The thorium isomer Th: review of status and perspectives after more than 50 years of research
Faculty of Physics, Ludwig-Maximilians-Universität München, Am Coulombwall 1, 85748, Garching, Germany
Accepted: 11 January 2024
Published online: 31 January 2024
Today’s most precise timekeeping is based on optical atomic clocks. However, those could potentially be outperformed by a nuclear clock, based on a nuclear transition instead of an atomic shell transition. Such a nuclear clock promises intriguing applications in applied as well as fundamental physics, ranging from geodesy and seismology to the investigation of possible time variations of fundamental constants and the search for dark matter. Only one nuclear state is known so far that could drive a nuclear clock: the “Thorium Isomer” Th, i.e., the isomeric first excited state of Th, representing the lowest nuclear excitation so far reported in the landscape of nuclear isotopes. Indirectly conjectured to exist already in 1976, decades of experimental efforts were dedicated to unambiguously identify this elusive nuclear state and to characterize its properties. However, for 40 years, these efforts remained inconclusive. The turning point was marked by the first direct detection of Th via its internal conversion decay branch in 2016. Since then, remarkable progress could be achieved in characterizing the properties and decay parameters. The half-life of the neutral isomer was determined, the hyperfine structure was measured via collinear laser spectroscopy, providing information on nuclear moments and the nuclear charge radius and also the excitation energy of the isomer could be directly determined with different techniques. In a recent experiment at CERN’s ISOLDE facility, the long-sought radiative decay of the Thorium isomer could be observed for the first time via implantation of (-decaying) Ac into a vacuum-ultraviolet (VUV) transparent crystal and subsequent fluorescence detection in a VUV spectrometer. Thus, the excitation energy of Th could be determined with unprecedented precision to 8.338(24) eV, corresponding to a wavelength of 148.71(42) nm. These achievements, together with ongoing laser developments for the required VUV wavelength, open the door toward a laser-driven control of the isomeric transition and thus to the development of an ultra-precise nuclear frequency standard.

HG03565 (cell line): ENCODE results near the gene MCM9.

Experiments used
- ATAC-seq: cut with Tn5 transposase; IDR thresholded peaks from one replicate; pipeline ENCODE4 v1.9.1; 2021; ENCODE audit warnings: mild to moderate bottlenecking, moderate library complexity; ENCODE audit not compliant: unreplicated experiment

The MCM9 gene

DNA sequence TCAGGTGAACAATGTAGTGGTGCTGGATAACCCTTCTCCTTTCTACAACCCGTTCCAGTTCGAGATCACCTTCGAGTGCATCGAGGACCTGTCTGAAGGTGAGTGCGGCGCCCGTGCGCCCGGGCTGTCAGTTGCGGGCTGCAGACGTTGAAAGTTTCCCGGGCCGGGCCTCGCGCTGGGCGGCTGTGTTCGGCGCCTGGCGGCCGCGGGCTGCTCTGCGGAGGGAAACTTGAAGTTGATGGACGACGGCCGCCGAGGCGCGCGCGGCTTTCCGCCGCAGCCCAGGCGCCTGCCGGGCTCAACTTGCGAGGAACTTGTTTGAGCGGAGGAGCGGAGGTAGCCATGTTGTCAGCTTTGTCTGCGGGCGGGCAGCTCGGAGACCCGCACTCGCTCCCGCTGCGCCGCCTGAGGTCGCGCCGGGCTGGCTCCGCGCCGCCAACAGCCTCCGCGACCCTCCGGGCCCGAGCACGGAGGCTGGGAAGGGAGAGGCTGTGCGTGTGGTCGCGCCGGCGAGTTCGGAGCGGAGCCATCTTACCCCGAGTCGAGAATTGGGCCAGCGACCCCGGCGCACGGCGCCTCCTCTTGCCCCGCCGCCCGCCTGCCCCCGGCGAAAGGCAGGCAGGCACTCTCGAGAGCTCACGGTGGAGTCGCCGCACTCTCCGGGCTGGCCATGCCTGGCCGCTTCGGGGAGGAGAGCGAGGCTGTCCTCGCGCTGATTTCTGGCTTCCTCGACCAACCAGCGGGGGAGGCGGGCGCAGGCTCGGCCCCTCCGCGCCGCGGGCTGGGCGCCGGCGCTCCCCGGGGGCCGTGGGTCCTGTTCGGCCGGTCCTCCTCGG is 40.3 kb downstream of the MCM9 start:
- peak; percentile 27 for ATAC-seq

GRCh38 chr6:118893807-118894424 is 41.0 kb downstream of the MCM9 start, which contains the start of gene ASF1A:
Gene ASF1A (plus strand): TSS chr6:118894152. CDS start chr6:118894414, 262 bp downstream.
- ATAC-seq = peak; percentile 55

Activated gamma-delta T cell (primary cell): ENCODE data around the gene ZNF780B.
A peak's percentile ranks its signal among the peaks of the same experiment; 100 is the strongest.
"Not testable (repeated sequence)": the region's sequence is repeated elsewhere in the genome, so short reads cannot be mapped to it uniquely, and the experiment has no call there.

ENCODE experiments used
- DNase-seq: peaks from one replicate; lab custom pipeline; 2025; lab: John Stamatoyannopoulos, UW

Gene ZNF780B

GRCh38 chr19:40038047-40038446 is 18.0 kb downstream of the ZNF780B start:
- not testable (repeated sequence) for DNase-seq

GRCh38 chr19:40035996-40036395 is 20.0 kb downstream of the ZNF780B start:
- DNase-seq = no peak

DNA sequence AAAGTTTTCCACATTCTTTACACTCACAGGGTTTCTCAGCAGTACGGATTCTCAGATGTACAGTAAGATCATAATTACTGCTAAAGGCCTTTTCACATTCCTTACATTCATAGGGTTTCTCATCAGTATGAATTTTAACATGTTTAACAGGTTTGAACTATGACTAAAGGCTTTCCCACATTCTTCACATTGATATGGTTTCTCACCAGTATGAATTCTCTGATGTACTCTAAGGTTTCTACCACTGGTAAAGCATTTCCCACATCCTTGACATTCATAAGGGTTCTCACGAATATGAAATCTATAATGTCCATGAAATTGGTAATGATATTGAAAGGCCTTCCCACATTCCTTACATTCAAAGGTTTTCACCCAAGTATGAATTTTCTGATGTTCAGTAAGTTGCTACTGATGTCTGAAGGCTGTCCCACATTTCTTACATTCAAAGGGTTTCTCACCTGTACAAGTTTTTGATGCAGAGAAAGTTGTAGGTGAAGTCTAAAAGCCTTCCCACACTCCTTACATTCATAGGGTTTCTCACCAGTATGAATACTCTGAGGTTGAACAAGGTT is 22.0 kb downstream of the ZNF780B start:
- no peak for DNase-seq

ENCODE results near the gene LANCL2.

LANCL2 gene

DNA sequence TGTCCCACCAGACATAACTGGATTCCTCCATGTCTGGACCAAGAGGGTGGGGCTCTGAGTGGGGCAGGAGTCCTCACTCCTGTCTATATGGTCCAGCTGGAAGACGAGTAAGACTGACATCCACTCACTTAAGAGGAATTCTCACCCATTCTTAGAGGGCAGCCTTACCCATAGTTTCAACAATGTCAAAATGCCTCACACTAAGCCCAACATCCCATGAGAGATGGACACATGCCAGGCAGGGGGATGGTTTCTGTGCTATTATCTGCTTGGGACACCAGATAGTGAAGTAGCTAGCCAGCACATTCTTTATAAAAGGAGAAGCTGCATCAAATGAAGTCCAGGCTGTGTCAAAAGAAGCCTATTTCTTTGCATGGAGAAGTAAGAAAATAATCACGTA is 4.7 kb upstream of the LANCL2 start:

© The Author(s) 2024
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